Electrolysis Process

With alkaline electrolysis, water is separated into its basic components hydrogen and oxygen by an electrochemical process. The size of the electrolyzer is 1 MWel. With about 4,500 hours of full use and a system-suitable mode of operation, the electrolyser produces about 2,800 MWh of hydrogen per year (Ø 250 kg/d, approx. 85 t/a). Around 600 MWh/a of usable heat loss from the electrolysis process is then available to supply Block Desiro, E and the university. For the year-round full supply of heat, the energy center is being further equipped with a heat pump (200 kWth), a bivalent cogeneration unit (natural gas 300 kWth, H2 138 kWth) and a gas peak load boiler.

Employees next to technical equipment

Hydrogen in Numbers - What is lots, what is little?

pictogram light bulb

Hydrogen is the energy carrier with the highest energy density of 33.33 kWh/kg.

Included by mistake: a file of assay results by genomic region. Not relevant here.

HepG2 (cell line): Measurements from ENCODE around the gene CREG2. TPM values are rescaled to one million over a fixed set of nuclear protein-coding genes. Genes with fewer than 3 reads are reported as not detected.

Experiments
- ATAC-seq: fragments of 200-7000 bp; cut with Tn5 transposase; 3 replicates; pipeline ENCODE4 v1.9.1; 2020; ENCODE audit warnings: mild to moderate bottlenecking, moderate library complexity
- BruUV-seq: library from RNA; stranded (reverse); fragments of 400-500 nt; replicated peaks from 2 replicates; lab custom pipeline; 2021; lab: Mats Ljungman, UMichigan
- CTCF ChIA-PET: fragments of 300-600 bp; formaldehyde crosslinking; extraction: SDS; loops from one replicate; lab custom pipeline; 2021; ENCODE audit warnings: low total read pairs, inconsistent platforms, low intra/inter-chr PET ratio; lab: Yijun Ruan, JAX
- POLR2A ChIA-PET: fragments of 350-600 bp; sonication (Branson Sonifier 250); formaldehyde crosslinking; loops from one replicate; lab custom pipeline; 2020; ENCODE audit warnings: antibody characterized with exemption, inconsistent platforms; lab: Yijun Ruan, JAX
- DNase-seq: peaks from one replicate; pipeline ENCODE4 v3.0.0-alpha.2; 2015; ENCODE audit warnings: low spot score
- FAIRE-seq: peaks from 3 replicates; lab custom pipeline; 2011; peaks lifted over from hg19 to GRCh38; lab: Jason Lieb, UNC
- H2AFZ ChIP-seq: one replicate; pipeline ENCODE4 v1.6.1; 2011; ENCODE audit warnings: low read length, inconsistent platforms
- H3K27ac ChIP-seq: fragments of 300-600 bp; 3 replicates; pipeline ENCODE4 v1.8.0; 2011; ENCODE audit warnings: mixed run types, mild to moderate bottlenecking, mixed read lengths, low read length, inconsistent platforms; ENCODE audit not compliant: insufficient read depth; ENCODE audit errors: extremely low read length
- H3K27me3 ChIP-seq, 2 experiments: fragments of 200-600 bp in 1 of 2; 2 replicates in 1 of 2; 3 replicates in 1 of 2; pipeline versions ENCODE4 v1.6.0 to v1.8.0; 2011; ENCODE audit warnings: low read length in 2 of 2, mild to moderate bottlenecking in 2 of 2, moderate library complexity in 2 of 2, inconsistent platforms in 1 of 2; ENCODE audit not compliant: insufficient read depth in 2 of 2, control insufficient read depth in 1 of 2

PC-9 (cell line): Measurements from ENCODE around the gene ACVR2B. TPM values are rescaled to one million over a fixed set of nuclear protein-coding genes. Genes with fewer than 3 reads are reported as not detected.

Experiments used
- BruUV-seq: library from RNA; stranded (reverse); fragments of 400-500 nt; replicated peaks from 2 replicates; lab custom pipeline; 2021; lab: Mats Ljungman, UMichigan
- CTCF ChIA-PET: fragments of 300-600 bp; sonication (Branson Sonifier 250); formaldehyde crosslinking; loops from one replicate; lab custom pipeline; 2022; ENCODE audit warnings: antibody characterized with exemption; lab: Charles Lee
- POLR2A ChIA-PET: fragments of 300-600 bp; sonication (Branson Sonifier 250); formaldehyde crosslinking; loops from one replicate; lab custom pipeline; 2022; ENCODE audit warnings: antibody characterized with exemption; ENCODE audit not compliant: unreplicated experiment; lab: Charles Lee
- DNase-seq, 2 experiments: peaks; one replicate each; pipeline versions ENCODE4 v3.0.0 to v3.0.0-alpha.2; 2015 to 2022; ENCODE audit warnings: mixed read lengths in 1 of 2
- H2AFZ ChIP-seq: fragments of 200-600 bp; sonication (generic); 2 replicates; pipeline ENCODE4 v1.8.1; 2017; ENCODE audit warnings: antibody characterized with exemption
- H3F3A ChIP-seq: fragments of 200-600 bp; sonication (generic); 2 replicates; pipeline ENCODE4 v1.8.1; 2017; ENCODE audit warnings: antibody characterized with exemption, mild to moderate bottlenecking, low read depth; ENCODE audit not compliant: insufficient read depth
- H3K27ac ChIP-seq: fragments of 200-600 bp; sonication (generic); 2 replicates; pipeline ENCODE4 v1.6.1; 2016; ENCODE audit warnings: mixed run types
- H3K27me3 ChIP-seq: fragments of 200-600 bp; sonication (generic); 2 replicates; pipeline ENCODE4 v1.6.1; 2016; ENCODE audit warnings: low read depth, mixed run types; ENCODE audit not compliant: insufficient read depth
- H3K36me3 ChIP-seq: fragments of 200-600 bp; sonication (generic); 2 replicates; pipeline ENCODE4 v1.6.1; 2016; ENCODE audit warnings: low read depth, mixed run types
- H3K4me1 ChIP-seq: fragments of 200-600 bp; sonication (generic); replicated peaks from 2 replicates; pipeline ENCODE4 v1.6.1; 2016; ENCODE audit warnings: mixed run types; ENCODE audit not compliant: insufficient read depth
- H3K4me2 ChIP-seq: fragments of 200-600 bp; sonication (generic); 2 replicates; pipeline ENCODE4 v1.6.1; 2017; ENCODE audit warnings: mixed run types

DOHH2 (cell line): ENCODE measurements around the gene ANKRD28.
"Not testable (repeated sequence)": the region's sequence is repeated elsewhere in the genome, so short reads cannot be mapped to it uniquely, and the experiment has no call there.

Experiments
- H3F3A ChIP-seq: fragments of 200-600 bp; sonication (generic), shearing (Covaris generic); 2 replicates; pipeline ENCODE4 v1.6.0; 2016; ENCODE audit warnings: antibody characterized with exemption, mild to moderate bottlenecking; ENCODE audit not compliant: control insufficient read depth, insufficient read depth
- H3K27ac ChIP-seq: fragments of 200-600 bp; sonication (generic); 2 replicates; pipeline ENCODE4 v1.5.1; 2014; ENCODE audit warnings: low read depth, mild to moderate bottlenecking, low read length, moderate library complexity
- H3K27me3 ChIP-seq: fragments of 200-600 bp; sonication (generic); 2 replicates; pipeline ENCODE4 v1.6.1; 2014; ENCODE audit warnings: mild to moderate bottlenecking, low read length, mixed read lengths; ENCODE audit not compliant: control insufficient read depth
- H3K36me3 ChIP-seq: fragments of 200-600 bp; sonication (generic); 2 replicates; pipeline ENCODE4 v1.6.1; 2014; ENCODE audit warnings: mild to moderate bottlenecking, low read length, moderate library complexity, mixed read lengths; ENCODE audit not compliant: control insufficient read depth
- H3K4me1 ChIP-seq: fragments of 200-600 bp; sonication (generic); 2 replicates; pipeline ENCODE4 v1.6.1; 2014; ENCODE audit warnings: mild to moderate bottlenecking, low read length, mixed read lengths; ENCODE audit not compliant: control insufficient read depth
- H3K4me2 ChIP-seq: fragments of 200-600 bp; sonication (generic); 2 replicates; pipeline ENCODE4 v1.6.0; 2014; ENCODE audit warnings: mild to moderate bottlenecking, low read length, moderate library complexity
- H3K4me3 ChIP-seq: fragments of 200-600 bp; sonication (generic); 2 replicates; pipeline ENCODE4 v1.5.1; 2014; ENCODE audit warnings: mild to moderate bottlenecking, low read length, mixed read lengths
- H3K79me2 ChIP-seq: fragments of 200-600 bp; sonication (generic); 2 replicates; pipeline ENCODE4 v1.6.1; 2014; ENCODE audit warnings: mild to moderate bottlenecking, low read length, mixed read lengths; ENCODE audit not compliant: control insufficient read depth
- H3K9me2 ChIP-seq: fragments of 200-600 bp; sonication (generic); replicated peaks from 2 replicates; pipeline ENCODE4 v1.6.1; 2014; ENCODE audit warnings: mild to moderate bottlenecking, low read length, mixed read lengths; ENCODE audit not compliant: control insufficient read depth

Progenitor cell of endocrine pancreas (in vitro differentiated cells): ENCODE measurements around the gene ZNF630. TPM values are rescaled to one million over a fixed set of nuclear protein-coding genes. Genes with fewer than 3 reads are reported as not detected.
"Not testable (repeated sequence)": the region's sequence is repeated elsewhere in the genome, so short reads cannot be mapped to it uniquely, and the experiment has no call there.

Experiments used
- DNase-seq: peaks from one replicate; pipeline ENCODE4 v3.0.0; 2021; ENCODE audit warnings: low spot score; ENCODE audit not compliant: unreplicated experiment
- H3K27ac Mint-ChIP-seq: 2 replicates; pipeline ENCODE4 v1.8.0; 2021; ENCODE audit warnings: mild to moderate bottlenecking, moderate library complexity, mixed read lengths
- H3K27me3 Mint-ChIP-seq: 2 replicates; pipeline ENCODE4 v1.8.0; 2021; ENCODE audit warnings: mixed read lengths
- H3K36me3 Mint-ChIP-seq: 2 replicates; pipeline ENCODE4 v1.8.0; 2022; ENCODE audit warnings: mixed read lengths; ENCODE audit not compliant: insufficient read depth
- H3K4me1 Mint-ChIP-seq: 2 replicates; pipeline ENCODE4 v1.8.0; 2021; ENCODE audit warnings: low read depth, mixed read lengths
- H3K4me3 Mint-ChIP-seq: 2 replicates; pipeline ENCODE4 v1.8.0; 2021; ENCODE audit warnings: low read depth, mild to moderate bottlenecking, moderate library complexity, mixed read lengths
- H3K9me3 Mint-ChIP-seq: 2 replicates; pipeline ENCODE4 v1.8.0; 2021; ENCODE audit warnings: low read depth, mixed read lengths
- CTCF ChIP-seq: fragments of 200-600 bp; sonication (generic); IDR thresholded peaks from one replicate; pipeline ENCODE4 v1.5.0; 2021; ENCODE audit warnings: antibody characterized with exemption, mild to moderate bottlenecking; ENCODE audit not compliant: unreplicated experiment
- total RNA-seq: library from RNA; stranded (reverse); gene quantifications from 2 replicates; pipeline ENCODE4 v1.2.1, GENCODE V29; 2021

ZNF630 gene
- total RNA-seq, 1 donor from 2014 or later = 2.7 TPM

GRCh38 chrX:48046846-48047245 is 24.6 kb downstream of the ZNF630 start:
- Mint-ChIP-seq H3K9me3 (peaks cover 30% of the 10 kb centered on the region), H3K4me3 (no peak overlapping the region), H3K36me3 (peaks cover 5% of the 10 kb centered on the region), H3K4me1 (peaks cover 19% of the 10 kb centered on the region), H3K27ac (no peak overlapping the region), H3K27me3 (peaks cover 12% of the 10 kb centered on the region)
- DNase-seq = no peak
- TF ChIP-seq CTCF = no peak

The Climate District Neue Weststadt produces 85 tons of hydrogen per year. This annual hydrogen production from the Climate District corresponds to…

pictogram apartment house

…the annual electricity consumption of 726 three-person households
(= 2,833,050 kWh/a)

pictogram oil refinery

… 283,305 liters of oil.

pictogram car

…a 212-fold circumnavigation of the earth by car. One kilogram of hydrogen makes a car drive about 100 kilometers.

A bird's eye view of the Neue Weststadt

Cross-linking and Energy Management

In the context of a “smart grid”, the connection of the supply systems is to be implemented with a comprehensive digital information network and energy management system (EMS). The primary goal of the EMS is to increase self-provision of local renewable energy while interacting with the upstream power grid in an energy-efficient manner. At the same time, CO2 emissions shall be minimized and an economical operation of the overall system shall be guaranteed.

A central energy management system regulates the energy flow. The research project will develop new solutions for the technical and legal challenges of decentralized energy marketing and develop applicable options for the future energy market. The aim is to test a highly automated, data-secure and transparent handling of marketing processes on the microgrid level directly in the field.